Lynchburg College Fall 2017 Syllabus for Math 602 Polynomials

Instructor: Dr. Kevin Peterson

Text (required): Joseph A. Gallian,  "Contemporary Abstract Algebra" Third Edition, Heath (ISBN: 0-669-33907-5)

Office: Hobbs 314 Office Phone: (434) 544-8374 Email: peterson@lynchburg.edu

Webpage: http://lasi.lynchburg.edu/peterson_km/public/old/

Office hours: Monday before/after class · Tues, Thurs 11:30-1:00pm · or by appointment.

Goals and Objectives

Students will achieve the following objectives:
• Inquire: frame questions that address issues and uncertainties across a range of disciplines.
The student will
• recognize precise and complete statements of problems.
• recognize what information is necessary in order to solve given problems.
• develop an interesting problem to investigate as a final project.
• Explore: investigate issues in depth and detail.
The student will
• think creatively about possible solutions to problems.
• employ knowledge and techniques of Mathematical problem solving to explore problems.
• comprehend given problems, reading assignments, and the arguments of others.
• investigate a chosen final project independently.
• Conclude: develop informed responses to issues.
The student will
• marshal evidence in support of a solution to a problem or conclusion in an argument.
• articulate an appropriate conclusion based on the evidence.
• Persuade: convince others of the validity and value of conclusions.
The student will
• produce precise and complete statements of solutions to problems.
• construct effective written arguments based in evidence, reason and understanding.
• deliver effective oral arguments based in evidence, reason and understanding.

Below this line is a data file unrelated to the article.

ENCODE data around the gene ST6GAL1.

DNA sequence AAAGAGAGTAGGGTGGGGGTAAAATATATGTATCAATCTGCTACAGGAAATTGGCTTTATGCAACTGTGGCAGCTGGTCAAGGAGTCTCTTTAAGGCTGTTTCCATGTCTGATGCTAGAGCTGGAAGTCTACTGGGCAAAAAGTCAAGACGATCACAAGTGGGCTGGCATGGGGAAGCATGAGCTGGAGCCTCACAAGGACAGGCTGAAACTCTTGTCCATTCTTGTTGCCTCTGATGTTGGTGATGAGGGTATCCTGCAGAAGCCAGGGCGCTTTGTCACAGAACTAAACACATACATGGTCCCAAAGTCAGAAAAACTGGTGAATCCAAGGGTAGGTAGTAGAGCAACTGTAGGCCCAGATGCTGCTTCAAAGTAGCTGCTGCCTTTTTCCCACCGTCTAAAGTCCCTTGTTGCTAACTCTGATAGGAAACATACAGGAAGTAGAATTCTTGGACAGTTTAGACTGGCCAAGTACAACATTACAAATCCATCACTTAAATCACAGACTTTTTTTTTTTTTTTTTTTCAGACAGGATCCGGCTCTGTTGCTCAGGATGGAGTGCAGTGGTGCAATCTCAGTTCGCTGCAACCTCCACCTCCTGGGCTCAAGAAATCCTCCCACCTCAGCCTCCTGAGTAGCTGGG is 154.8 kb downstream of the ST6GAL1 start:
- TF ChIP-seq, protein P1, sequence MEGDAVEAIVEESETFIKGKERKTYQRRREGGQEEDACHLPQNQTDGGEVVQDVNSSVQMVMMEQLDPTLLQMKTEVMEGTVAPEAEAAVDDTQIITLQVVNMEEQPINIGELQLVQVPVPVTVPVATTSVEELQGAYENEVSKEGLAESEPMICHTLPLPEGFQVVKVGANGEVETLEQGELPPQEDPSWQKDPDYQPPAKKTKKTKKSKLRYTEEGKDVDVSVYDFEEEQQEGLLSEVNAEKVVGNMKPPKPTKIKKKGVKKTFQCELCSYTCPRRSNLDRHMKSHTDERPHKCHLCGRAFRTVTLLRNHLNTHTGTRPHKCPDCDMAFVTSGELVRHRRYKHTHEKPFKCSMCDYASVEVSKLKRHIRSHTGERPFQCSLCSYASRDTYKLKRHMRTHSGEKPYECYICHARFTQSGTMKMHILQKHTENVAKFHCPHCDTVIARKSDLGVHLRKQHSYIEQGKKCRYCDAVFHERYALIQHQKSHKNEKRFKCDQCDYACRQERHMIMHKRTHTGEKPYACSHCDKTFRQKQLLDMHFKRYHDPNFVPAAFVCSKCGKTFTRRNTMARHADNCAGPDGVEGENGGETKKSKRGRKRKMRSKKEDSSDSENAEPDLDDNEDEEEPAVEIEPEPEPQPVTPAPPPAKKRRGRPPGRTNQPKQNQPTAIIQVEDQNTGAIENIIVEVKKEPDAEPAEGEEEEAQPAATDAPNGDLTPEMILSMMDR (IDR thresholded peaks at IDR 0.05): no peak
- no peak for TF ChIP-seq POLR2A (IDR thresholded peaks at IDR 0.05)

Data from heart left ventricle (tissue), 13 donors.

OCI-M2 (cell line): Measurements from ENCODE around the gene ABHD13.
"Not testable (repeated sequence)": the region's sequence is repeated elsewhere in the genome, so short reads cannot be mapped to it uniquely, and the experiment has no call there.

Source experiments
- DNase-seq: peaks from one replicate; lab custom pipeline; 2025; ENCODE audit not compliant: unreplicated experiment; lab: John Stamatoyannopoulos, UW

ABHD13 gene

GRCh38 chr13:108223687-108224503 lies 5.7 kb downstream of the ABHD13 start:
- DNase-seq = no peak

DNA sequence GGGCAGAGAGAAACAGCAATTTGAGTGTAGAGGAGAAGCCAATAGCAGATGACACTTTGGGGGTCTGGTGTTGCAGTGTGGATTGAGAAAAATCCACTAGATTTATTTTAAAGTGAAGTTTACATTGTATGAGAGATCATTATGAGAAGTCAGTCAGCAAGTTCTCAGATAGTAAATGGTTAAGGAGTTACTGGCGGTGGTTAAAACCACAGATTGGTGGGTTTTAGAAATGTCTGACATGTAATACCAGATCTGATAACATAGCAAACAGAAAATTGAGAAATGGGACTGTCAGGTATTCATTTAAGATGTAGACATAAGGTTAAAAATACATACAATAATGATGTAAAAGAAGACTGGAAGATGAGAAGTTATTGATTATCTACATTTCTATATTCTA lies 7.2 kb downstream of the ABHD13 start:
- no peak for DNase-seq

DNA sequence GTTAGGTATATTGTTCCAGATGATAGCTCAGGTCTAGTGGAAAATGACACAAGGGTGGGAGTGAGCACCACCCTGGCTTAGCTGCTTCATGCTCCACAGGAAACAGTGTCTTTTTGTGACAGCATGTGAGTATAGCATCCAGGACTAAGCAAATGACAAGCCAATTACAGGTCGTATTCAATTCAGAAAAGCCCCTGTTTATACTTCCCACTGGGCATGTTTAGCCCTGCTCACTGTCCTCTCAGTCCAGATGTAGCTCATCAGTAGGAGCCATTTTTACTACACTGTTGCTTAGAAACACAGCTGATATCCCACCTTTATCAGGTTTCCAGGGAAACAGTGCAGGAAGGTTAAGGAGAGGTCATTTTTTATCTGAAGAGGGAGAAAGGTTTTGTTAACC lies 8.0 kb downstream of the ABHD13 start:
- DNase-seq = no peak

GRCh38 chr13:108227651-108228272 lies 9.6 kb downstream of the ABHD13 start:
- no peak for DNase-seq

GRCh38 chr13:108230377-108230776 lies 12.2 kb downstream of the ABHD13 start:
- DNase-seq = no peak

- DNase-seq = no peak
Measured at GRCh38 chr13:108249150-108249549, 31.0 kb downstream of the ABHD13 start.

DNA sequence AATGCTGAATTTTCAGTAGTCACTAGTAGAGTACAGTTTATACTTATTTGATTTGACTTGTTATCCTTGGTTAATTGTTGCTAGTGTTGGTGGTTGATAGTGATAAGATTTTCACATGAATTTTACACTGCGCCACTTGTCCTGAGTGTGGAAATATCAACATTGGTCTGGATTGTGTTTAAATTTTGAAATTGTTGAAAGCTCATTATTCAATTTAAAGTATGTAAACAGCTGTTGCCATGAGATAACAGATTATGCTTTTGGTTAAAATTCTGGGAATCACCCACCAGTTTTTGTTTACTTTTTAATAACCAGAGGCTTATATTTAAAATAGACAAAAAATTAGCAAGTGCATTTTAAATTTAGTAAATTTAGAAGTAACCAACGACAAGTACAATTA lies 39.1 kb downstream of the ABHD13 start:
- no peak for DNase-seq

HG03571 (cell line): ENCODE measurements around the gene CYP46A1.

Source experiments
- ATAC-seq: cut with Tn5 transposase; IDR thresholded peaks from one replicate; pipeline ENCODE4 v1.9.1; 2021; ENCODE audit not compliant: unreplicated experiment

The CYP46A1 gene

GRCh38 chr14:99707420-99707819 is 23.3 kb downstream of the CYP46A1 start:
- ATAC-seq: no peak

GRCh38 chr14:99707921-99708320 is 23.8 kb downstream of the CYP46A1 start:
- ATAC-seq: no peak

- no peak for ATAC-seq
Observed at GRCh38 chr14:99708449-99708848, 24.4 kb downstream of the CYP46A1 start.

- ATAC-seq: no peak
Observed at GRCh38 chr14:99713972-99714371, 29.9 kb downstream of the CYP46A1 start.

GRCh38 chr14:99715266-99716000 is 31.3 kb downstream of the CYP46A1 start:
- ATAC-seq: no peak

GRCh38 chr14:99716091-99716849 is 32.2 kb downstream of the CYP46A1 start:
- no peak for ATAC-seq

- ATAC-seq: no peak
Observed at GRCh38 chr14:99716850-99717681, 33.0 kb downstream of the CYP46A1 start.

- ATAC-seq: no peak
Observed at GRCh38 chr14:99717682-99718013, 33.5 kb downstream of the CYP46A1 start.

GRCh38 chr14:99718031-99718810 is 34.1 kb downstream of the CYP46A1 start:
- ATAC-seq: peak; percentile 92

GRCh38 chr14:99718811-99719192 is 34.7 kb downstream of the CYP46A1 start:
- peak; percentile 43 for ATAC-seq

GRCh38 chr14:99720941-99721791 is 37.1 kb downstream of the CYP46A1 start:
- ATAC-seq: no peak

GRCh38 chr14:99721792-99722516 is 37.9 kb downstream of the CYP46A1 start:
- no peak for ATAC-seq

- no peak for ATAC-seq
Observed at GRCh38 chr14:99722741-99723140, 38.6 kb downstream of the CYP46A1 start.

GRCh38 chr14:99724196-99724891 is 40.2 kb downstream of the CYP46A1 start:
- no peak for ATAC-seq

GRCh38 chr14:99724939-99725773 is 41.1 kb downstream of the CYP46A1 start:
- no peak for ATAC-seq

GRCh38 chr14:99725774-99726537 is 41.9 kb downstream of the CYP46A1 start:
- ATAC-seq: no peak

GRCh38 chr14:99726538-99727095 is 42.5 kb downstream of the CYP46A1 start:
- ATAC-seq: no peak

• Engage: use knowledge and abilities for the good of self and society.
The student will
• describe applications of problem solving techniques in other disciplines.
• value achievements in Mathematics for their intrinsic worth.
• work effectively with other members of a group to solve problems and present their solutions.

Topics: will be selected from sections in:

(Review)

Chapter 2 - Groups

Chapter 3 - Finite Groups; Subgroups

Chapter 12 - Introduction Rings

Chapter 13 - Integral Domains

Chapter 14 - Ideals and Factor Rings

Chapter 15 - Ring Homomorphisms

Chapter 16 - Polynomial Rings
Chapter 17 - Factorization of Polynmials
Chapter 18 - Divisibility in Integral Domains

In-class work and class participation: You are required to keep a portfolio of your work in this course (see the portfolio description near the end of the syllabus). You must bring your notes and portfolio to each and every class. Nearly everyday there will be a quiz, group work, a homework check, or other activity that may require your protfolio.  Each of these activities will be worth "class participation" points (there are a total of 200 points possible).  It may be from any assigned section.

Attendance and Absences from Tests: Attendance at each scheduled class meeting is considered mandatory. Part of your grade is based on class participation.  Because of this, “legitimate” or “excused” absences are not treated any differently in regards to missed work.  If you are not present, then you cannot contribute to the cooperative problem-solving process. Class participation, attendance, quizzes, class activities and doing the homework (on time) is 1/3 of your grade or 200 of 600 points. You may send your homework to me via email on days you are absent ... but you will receive a zero for any missed in-class activities. If a student misses 5 of these assignments, they will lose 100 class participation points. Students with 6 or more missed class assignments, will lose 200 points.

Students who habitually: arrive  late for class, leave early, sleep, use their phone, don't ask questions, don't answer questions, or are otherwise unengaged  and unprofessional in the class will receive zeros for class participation.

If you miss a scheduled test you will receive a grade of zero. At the end of the semester your grade on the comprehensive final exam will be substituted for the zero. There are NO "make-up" tests.